Last month the World Health Organization’s Global Surveillance and Monitoring System for Substandard and Falsified Medical Products issued an alert over the circulation of confirmed fake meningitis vaccines in Niger.
WHO called for increased vigilance at all levels of the supply chain—particularly in West Africa after it was discovered the meningitis vaccine’s batch number and expiry date did not correspond to genuine manufacturing records.
Also last month, WHO warned of the circulation in Cameroon of fake hypertension drugs that had been found to contain glibenclamide instead of hydrochlorothiazide, with adverse effects reported for patients who took them. Genuine hydrochlorothiazide is used as an antihypertensive and diuretic medicine, whereas glibenclamide is an antidiabetic medicine. This alert came at a time the Cameroon Customs had just seized thousands of drugs of questionable quality.
Both the Cameroon and Niger cases were the latest in a string of incidents of counterfeit medicines circulating in African countries where an unfortunate confluence of struggling economies, weak regulation and a preponderance of poorly-educated consumers makes some of these countries extremely vulnerable to unscrupulous middle men looking to make a quick buck without regard for human life. In recent years it has been become easier for fake drugs to be smuggled in from India and China because many legitimate drugs come from these same country sources.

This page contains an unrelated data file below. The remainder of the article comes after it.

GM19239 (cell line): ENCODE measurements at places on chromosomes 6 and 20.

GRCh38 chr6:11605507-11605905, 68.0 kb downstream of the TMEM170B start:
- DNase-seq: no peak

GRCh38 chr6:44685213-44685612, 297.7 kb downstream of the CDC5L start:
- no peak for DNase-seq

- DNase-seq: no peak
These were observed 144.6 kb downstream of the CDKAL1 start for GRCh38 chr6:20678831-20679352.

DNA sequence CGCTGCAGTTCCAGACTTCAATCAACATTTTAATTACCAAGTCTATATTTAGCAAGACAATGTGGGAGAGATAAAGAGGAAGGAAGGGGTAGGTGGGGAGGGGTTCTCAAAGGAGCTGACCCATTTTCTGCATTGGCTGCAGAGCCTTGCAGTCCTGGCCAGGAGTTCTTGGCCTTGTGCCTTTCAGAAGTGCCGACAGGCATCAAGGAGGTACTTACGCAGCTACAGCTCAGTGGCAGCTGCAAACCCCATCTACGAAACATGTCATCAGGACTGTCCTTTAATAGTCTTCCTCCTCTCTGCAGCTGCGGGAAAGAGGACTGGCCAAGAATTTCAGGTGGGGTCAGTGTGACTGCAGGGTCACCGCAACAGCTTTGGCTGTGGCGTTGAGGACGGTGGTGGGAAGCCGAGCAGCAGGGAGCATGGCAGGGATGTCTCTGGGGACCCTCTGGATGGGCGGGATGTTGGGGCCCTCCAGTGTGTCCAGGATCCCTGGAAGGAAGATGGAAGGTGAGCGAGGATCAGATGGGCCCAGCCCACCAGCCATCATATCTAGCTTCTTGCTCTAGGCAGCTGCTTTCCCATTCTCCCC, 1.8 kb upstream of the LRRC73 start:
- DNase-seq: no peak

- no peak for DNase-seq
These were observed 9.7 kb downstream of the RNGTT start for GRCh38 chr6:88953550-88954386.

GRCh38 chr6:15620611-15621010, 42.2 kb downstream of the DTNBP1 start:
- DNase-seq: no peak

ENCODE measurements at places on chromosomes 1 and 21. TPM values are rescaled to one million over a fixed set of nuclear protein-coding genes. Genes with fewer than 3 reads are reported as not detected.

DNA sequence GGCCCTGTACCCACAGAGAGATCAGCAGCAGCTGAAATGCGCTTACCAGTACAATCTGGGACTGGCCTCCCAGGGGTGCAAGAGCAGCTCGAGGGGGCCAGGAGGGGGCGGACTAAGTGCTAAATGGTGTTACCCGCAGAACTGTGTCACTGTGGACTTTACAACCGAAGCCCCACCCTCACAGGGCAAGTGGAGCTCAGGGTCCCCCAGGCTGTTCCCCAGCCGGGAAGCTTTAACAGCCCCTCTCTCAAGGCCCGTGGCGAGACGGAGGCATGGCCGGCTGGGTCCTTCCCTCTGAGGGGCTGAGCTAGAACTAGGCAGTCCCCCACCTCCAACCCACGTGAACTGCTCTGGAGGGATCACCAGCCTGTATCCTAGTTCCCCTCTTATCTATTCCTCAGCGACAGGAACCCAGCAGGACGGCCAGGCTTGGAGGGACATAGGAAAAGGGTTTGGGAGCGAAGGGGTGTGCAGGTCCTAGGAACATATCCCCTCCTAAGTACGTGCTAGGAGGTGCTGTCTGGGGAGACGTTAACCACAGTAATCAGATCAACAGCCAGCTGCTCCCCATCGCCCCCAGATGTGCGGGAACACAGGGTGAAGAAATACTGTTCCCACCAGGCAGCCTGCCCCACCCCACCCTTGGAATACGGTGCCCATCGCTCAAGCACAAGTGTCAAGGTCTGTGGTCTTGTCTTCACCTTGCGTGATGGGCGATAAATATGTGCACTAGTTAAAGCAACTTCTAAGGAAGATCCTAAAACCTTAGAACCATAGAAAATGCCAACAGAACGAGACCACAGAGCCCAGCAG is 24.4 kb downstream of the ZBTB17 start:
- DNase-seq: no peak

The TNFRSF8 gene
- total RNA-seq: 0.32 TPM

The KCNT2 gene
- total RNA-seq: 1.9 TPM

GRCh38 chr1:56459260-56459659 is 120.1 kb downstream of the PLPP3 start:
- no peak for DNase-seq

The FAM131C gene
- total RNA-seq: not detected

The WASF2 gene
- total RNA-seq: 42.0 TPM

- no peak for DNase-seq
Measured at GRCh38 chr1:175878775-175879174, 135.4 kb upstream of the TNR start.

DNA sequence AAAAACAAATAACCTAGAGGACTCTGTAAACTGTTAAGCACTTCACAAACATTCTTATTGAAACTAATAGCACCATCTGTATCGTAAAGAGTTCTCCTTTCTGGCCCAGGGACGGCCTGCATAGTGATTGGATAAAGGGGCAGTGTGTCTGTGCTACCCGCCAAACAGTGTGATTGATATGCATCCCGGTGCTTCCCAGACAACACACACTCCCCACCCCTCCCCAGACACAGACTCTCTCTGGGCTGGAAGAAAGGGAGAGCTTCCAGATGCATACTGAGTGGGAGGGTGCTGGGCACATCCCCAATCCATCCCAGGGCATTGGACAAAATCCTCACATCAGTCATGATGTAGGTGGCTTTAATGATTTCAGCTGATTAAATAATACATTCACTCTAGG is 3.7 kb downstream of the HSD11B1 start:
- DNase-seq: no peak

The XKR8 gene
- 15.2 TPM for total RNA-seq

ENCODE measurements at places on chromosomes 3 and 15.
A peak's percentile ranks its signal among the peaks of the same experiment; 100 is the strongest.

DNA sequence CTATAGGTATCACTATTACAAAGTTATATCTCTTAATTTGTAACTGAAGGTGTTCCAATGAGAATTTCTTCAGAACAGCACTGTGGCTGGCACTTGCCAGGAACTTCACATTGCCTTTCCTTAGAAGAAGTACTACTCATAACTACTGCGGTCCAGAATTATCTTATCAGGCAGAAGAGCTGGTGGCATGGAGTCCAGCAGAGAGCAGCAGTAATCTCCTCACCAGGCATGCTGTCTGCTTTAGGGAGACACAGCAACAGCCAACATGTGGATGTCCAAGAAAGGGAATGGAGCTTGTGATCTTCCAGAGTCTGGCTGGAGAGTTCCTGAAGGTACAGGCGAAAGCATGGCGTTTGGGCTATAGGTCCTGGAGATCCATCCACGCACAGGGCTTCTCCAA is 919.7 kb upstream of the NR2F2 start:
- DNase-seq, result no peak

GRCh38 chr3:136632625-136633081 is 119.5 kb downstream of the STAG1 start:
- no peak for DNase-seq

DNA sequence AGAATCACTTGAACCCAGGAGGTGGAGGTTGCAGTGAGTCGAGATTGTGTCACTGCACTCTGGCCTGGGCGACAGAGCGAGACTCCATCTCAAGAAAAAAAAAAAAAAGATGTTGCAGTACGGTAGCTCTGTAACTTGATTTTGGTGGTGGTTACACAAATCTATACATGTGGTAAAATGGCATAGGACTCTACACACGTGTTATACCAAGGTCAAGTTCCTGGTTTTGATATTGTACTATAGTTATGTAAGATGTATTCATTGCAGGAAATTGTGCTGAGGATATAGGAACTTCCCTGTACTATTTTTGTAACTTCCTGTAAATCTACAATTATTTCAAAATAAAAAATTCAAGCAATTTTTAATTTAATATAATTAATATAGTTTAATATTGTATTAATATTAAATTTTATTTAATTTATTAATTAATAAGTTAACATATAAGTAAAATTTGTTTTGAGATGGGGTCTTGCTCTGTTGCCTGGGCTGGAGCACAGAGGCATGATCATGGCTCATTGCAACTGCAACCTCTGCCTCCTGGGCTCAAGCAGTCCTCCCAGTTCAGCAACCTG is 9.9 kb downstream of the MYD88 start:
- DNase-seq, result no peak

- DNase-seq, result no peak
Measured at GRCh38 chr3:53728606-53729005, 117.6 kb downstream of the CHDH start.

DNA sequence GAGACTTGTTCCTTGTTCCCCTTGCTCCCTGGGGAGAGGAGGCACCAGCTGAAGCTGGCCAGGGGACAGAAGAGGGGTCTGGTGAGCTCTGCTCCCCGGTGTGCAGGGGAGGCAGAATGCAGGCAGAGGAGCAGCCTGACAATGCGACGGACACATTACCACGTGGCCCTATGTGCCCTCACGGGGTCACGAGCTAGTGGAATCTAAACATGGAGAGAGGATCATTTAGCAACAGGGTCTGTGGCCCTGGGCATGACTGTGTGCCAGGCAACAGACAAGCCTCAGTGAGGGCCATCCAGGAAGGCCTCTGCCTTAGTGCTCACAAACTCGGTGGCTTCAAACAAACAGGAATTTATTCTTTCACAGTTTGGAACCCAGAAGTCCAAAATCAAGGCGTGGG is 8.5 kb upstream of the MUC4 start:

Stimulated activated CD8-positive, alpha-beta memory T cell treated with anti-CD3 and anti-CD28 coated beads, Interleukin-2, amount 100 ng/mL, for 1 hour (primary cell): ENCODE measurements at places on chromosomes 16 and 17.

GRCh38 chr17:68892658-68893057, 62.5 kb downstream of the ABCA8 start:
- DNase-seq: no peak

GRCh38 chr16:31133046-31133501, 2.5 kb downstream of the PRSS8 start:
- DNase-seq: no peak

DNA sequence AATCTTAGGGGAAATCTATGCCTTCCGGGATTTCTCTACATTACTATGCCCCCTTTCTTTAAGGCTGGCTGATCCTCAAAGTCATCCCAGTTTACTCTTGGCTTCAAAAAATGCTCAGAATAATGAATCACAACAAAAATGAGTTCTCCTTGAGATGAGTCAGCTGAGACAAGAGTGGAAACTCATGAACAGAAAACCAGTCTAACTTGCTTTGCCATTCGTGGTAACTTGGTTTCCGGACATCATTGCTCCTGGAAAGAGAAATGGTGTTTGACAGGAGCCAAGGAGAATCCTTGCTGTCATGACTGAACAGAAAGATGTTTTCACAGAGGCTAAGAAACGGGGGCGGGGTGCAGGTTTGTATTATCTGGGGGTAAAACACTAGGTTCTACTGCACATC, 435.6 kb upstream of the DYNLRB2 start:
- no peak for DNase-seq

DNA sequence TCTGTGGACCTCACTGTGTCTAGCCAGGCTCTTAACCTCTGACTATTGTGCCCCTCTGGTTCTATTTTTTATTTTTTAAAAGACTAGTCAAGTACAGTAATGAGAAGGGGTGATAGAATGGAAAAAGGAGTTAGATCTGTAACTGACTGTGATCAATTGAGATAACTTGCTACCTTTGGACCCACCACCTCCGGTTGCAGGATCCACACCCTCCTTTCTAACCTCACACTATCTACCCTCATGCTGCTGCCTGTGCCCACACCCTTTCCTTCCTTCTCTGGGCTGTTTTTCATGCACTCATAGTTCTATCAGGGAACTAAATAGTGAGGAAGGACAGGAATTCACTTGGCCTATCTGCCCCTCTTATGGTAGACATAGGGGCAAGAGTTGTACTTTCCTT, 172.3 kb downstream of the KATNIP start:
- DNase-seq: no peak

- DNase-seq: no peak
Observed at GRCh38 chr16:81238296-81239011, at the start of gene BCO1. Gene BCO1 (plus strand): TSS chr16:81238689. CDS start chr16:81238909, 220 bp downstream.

African countries are also vulnerable because the legitimate pharmaceutical market on the continent is growing rapidly in line with population expansion, creating both challenges and opportunities. Consulting firm McKinsey predicts the value of Africa’s pharmaceutical industry will double or triple to between $40 billion and $65 billion by 2020. This makes the sector attractive to pharmaceutical industry players but also some bad actors.
The scope and scale of substandard and counterfeit medical products, especially in sub-Saharan Africa, is huge, and its impact wide-ranging, say experts.
A WHO report shows Africa alone accounts for 42% of globally detected cases of substandard and fake medical products. The UN Office on Drugs and Crime suggests the penetration of counterfeit pharmaceuticals is much higher in the developing world, reaching 30%, as opposed to less than 1% in the developed world. It is widely accepted that perpetrators of the phenomenon see Africa as a soft target because the continent has weak technical capacity and tools when compared with the West.
Recent research estimates that one in 10 medical products circulating in low- and middle-income countries is either substandard or fake. This causes 64,000 to 158,000 malaria-related deaths every year in sub-Saharan Africa, according to research by the London School of Hygiene and Tropical Medicine. An additional 72,000 to 169,000 children die each year from pneumonia due to fake or substandard antibiotics, a University of Edinburgh report estimated.
The proliferation of substandard and fake drugs in Africa is complex, making its understanding difficult. But initiatives to roll back the scourge whose impact remain extremely damaging are coming to the fore. In 2018, Tanzania was commended for reaching an important milestone, being the first confirmed country in Africa to achieve a well-functioning, regulatory system for medical products.